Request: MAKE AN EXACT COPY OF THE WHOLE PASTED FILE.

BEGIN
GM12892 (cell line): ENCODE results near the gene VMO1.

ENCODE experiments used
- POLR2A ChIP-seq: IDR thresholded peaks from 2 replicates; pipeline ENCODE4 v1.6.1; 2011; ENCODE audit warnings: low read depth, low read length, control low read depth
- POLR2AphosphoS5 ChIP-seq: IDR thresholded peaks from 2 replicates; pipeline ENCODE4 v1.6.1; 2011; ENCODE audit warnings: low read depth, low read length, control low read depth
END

GM12892 (cell line): ENCODE results near the gene VMO1.

ENCODE experiments used
- POLR2A ChIP-seq: IDR thresholded peaks from 2 replicates; pipeline ENCODE4 v1.6.1; 2011; ENCODE audit warnings: low read depth, low read length, control low read depth
- POLR2AphosphoS5 ChIP-seq: IDR thresholded peaks from 2 replicates; pipeline ENCODE4 v1.6.1; 2011; ENCODE audit warnings: low read depth, low read length, control low read depth